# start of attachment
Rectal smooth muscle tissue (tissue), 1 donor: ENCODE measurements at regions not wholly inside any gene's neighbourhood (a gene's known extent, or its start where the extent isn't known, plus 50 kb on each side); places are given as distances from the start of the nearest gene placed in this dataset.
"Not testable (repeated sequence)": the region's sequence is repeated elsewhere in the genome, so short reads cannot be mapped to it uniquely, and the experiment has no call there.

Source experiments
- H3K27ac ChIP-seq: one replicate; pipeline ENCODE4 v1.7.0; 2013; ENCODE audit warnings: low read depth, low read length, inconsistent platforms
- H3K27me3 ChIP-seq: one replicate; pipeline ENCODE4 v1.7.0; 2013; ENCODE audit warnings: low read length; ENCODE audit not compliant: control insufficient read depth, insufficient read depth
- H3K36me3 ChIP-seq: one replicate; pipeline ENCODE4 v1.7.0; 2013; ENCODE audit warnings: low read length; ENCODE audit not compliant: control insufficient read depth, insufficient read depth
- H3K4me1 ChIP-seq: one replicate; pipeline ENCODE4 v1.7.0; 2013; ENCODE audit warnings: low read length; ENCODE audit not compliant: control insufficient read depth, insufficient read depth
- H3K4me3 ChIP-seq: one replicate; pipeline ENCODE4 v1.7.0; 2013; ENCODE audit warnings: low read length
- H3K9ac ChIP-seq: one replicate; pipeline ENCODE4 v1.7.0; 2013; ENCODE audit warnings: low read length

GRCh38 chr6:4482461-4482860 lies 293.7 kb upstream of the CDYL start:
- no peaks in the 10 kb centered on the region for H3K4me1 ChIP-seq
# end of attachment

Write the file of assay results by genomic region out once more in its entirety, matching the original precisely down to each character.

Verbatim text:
Rectal smooth muscle tissue (tissue), 1 donor: ENCODE measurements at regions not wholly inside any gene's neighbourhood (a gene's known extent, or its start where the extent isn't known, plus 50 kb on each side); places are given as distances from the start of the nearest gene placed in this dataset.
"Not testable (repeated sequence)": the region's sequence is repeated elsewhere in the genome, so short reads cannot be mapped to it uniquely, and the experiment has no call there.

Source experiments
- H3K27ac ChIP-seq: one replicate; pipeline ENCODE4 v1.7.0; 2013; ENCODE audit warnings: low read depth, low read length, inconsistent platforms
- H3K27me3 ChIP-seq: one replicate; pipeline ENCODE4 v1.7.0; 2013; ENCODE audit warnings: low read length; ENCODE audit not compliant: control insufficient read depth, insufficient read depth
- H3K36me3 ChIP-seq: one replicate; pipeline ENCODE4 v1.7.0; 2013; ENCODE audit warnings: low read length; ENCODE audit not compliant: control insufficient read depth, insufficient read depth
- H3K4me1 ChIP-seq: one replicate; pipeline ENCODE4 v1.7.0; 2013; ENCODE audit warnings: low read length; ENCODE audit not compliant: control insufficient read depth, insufficient read depth
- H3K4me3 ChIP-seq: one replicate; pipeline ENCODE4 v1.7.0; 2013; ENCODE audit warnings: low read length
- H3K9ac ChIP-seq: one replicate; pipeline ENCODE4 v1.7.0; 2013; ENCODE audit warnings: low read length

GRCh38 chr6:4482461-4482860 lies 293.7 kb upstream of the CDYL start:
- no peaks in the 10 kb centered on the region for H3K4me1 ChIP-seq